Last week, an unnamed source claimed Apple had production problems involved with making the upcoming computer, announced in October alongside the iPad mini.
Rumors had the launch of the new All-in-One desktop pushed back until early 2013.
But new sources have refuted those rumors and say the iMac is right on schedule. The computers should land in consumers' hands, they say, by the end of November.
When Apple unveiled the new iMac, it flabbergasted the tech world with its svelte 5-millimeter thickness (or should we say thinness). But to get the desktop so wafer thin, Apple needed to use a few new manufacturing techniques.
The debunked rumor claimed the "friction-stir welding" process was holding up production. It's a technique borrowed from air wing manufacturing that fuses aluminum together with heat and thousands of pounds of pressure.
The technique is used to join the back chassis panels together. The fact that Apple is pioneering a few production practices for the iMac gave credence to rumors of delays.
However, these new sources are as mysterious as the first, so a little skepticism might be in order. But these reports stay in line with official word: Apple hasn't mentioned anything about delays since it announced the next iMac.
Already heading out
The new tipsters also report the 21-inch model is already on its way to distributors in the U.S. and other countries. They say the new iMac should hit stores before the month is up.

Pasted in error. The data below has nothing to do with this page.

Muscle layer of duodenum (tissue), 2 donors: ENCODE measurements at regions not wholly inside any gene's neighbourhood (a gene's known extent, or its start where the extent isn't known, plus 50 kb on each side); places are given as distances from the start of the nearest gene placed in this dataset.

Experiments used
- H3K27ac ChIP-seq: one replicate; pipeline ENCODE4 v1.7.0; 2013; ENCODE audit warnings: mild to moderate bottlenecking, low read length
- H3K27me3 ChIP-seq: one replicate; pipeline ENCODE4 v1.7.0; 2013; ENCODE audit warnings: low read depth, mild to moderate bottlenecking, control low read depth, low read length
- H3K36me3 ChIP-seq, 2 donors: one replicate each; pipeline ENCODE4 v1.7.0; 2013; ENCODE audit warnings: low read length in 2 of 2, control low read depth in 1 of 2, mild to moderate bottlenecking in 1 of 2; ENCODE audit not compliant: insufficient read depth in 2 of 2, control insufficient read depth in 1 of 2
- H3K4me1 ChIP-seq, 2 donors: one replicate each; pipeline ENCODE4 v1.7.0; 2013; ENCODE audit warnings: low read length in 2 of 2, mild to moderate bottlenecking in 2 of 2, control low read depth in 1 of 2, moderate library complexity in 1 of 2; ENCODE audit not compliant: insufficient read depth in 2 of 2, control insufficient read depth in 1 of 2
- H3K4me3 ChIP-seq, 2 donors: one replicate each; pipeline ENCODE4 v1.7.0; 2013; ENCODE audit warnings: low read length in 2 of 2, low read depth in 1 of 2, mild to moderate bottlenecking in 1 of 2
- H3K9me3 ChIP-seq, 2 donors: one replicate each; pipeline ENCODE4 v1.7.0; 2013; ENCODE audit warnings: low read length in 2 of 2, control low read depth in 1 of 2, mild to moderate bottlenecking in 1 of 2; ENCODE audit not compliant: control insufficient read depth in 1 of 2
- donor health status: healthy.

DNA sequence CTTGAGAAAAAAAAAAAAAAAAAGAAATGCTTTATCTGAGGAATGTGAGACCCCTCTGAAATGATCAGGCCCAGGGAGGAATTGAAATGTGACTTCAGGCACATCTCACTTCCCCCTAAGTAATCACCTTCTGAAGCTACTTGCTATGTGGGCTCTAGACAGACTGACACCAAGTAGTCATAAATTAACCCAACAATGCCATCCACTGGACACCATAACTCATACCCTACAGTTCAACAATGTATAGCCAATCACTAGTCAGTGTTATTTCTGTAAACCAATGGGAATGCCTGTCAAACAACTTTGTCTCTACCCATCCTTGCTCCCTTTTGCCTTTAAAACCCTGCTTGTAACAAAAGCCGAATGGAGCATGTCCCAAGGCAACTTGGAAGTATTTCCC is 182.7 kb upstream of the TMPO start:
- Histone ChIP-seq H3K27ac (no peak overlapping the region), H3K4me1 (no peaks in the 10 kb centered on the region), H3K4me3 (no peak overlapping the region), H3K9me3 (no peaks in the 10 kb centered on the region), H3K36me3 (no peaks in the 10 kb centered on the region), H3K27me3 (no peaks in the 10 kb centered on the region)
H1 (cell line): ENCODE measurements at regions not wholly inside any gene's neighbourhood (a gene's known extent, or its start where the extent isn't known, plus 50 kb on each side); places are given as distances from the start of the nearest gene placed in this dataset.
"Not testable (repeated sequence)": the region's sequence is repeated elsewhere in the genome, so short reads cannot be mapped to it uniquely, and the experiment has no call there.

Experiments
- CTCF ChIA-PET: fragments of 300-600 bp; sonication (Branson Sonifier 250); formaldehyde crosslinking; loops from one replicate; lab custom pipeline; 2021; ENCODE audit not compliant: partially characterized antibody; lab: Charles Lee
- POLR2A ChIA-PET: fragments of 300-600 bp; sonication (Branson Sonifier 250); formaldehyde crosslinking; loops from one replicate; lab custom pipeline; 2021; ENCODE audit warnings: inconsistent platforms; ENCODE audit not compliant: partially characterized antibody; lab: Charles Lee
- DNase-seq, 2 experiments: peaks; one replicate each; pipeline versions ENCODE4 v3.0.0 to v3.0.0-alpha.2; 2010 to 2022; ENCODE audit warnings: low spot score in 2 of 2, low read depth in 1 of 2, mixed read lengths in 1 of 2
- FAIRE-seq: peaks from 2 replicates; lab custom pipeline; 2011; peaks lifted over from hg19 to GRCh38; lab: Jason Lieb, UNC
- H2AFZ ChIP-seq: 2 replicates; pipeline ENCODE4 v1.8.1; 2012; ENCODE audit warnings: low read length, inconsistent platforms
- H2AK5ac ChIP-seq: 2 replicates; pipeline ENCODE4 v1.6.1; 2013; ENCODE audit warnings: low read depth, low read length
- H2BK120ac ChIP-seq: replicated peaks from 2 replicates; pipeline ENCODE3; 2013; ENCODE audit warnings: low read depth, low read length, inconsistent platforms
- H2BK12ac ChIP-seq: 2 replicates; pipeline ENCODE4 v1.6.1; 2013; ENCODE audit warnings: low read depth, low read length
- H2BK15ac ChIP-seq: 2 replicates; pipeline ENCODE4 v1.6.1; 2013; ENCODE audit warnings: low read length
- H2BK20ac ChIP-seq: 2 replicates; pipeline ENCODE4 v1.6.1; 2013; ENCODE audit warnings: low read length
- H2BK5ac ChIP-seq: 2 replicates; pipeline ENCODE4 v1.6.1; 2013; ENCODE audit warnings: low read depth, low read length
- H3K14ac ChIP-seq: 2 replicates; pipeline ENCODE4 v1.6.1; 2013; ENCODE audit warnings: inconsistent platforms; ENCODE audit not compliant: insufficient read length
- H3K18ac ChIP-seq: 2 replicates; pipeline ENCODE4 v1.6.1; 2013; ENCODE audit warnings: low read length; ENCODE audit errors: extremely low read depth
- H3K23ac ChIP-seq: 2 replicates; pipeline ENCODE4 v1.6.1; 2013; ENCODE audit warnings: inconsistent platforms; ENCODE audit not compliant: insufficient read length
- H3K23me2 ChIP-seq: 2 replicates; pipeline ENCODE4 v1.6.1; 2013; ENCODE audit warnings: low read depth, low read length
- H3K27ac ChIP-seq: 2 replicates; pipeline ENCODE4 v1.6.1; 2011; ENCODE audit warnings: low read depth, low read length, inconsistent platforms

Our previous source pegged the original release date to Nov. 27, which might turn out to be accurate despite misinformation about delays.
The 27-inch iMac is said to launch sometime in December, while online pre-orders for it could also start alongside its little brother. Though those big boys might not be as quick getting to consumers as the 21-inch version.
While supplies last
Expect both new iMacs to be in short supply, however, especially outside of the U.S. Not only do the new unnamed sources predict limited stock, Apple CEO Tim Cook does as well.
During a recent financial results call, Cook said he expected "demand to be robust" and that there would be "a significant shortage" of the product.
However the rumors pan out, it's a safe bet the iMac will be in limited supply. Even if the new manufacturing techniques haven't delayed the desktop's launch, they should constrain production.
Also, since this is the first update of the iMac since May 2011, Apple cultists should jump at the chance to get their next fresh fruit fix. So anyone with a really thin iMac on their gift list should try to cross it off sooner rather than later.
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